Flyers vs. Canucks 12/30/2008
When things go wrong, people look for answers. Why did the bad things happen? And how do we ensure it never occurs again?
In the aftermath of the Midwestern portion of the so-called “Disney on Ice” roadtrip, various Flyers sources have attempted explanations for their Sloppiness on Ice. Blame the lack of practice time. Blame the injuries. Blame the lack of energy. Blame the fans on the road.
Blame whatever or whomever you wish. The best teams find a way to navigate any treacherous waters without sinking the ship. The Flyers have yet to prove that they are something beyond a momentum team, that the high-flying December was more than just a peak on the roller coaster and the lowly woes of October were merely a blip on the radar.
Tonight’s game in Vancouver is a golden opportunity to demonstrate true resilience in this young team. And given the confidence they should have (the Flyers last faced Vancouver a year ago in an 8-2 victory), the Flyer should be able to overcome.
First intermission. Flyers 2 – Canucks 1
Snarl best defines the first period of this one. The Canucks compete fiercely, and the Flyers responded in kind with big hits and several scrums along the boards. The hockey was entertaining, and the rest of the evening should prove exciting to watch.
Of major concern, however, was the noncall just seconds into the game when Simon Gagne was hit from behind by Kevin Bieksa after the puck had left the area. In a league where so much time has been devoted to discussion of dangerous, disrespectful hits and improved officiating, it is reprehensible that there was no call on that play.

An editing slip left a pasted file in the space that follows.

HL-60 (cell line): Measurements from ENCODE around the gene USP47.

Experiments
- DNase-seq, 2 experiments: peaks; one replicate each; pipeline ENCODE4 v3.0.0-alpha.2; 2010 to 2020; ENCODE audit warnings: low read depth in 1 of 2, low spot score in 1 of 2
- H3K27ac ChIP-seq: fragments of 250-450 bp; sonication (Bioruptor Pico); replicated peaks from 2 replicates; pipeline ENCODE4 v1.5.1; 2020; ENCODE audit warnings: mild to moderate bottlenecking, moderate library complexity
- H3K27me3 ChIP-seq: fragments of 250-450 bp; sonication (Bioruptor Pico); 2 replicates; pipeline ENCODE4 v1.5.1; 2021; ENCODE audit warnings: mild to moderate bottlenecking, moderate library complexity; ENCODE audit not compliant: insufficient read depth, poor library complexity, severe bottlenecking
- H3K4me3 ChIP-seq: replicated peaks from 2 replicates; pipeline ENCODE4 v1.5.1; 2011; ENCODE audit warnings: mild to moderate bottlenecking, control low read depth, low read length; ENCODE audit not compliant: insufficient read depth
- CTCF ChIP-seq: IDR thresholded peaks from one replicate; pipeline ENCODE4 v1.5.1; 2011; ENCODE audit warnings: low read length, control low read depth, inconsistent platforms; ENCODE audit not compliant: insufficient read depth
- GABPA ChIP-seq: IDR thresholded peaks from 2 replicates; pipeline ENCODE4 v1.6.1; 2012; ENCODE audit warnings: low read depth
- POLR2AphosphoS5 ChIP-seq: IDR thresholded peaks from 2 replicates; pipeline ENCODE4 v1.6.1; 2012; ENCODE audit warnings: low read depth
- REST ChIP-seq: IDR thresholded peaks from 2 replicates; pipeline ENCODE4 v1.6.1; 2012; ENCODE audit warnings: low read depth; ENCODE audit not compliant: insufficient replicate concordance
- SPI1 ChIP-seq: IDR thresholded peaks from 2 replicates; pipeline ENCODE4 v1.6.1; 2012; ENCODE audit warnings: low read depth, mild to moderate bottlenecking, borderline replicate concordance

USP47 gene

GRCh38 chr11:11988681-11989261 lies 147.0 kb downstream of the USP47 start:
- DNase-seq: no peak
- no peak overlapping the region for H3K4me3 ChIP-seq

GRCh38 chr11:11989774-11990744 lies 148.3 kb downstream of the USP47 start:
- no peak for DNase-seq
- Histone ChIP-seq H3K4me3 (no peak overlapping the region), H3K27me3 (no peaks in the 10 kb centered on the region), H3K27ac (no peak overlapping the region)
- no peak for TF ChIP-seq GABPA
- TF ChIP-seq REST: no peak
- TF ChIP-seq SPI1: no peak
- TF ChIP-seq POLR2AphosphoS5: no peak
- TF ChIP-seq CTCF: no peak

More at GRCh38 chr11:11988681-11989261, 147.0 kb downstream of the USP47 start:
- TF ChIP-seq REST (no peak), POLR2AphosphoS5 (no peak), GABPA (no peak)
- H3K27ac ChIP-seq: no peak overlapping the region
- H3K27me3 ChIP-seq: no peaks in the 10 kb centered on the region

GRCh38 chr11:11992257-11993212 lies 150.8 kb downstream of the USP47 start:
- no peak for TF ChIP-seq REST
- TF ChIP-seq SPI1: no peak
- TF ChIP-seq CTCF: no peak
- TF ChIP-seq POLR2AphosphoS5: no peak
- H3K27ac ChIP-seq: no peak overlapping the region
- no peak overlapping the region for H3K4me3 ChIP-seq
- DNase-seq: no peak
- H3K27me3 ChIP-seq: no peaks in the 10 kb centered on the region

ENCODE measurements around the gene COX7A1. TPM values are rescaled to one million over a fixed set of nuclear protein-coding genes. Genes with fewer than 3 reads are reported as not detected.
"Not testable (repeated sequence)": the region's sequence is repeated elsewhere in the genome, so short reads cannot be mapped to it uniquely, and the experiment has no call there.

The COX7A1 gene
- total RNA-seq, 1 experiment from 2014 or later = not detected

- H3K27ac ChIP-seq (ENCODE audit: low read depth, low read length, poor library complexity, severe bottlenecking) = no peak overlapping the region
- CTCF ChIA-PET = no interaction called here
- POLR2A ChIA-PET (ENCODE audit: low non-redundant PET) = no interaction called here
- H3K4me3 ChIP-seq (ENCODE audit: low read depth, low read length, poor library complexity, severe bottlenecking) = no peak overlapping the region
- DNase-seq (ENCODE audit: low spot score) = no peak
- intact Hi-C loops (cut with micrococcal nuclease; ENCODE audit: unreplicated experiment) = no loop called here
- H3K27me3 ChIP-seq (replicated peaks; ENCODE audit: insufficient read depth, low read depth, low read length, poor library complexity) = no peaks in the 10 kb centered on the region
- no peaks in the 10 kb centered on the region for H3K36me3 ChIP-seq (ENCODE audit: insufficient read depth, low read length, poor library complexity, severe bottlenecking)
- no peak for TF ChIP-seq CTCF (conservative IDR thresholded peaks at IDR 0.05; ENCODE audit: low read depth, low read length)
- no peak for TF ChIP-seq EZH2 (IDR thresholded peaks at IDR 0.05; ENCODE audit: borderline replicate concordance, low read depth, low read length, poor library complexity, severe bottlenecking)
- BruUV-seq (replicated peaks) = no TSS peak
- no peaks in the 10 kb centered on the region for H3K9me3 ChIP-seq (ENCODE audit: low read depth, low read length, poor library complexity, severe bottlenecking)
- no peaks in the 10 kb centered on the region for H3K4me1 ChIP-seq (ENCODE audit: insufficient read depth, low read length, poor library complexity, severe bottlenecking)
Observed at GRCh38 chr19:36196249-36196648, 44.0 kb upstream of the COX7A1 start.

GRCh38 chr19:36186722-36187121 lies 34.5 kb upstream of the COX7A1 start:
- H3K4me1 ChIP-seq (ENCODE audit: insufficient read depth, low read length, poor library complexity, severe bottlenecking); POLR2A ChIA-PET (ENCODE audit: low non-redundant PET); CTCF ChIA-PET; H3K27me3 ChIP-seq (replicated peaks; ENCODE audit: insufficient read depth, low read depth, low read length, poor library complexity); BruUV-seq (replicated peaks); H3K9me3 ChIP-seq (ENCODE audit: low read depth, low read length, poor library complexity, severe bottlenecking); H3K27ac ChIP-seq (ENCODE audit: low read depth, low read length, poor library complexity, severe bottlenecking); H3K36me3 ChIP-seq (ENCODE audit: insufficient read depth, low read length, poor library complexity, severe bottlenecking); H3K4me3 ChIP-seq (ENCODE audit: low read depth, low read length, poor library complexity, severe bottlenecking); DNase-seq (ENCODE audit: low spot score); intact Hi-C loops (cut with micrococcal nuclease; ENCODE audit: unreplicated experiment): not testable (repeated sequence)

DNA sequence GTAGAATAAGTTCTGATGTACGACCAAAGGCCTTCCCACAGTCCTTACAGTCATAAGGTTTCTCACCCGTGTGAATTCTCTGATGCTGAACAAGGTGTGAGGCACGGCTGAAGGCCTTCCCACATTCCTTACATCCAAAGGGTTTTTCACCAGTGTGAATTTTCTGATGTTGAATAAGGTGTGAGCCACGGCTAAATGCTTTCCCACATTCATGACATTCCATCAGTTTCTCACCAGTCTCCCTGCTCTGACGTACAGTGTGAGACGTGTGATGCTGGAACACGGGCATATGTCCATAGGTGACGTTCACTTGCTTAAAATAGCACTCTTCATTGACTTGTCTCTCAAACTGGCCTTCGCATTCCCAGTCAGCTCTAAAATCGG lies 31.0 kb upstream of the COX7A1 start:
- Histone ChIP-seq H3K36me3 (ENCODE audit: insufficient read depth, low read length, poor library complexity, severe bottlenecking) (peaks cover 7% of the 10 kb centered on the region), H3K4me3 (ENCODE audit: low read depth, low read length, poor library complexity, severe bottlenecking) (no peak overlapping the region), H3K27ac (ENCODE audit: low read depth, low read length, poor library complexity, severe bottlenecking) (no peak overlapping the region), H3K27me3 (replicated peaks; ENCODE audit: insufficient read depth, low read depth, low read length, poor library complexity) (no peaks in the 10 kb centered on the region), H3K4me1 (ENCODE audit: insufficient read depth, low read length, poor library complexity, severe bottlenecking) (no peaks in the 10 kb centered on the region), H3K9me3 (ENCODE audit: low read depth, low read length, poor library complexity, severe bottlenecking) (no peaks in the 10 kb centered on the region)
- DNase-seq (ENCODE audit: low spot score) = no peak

Interference applies when the puck has left the immediate area – it was in the corner when Bieksa hit Gagne around the door to the Flyers’ bench. Boarding and roughing may apply when a player is hit from behind, especially within range of the boards. Either would have been a valid call.
Gagne will miss the rest of the game with an undisclosed “upper body injury”. Given the way he favored his shoulder as he exited the ice, I’d wager a guess that he doesn’t have a concussion – which is extremely fortunate. Hopefully, he won’t be out for long.
Second intermission. Flyers 3 – Canucks 2
Congrats to Jon Kalinski on his first NHL goal! Not really a beauty, though. Josh Gratton’s pass, intended for Mike Knuble, bounced off a Vancouver defenseman and popped onto the stick of Kalinski. The shot was well-placed and has the Flyers on top to start the third.
Corey Schneider has a fantastic glove hand. He stopped Scott Hartnell cold late in the period to keep his team within one. Hartnell received a breakaway pass from Carter, and Schneider followed the whole play perfectly. He held the far post to force Hartnell to the backhand, then used his glove to follow the puck to defend against the shot. Beautiful move from the rookie!
Postgame. Flyers 3 – Canucks 2
Whew! Talk about a white-knuckler!
The Flyers know how to make things interesting. After failing to discover Schneider’s weakness, the Flyers found it difficult to stop the Sedin line. Mike Knuble’s tripping penalty with seconds remaining in the game left the Flyers with half a minute of 6-on-4 to kill. Two missed shots later, the Flyers won the game by one goal.
That’s the way to regain momentum in a West Coast roadtrip. Not only did all the Flyers goals come at even strength – something they struggled with about a month ago – they won the game with a combination of tough defense and a strong forecheck. Biron was stellar in net. This was the team that climbed from the 0-3-3 deficit to second in the Atlantic Division.
Now it’s on to Anaheim!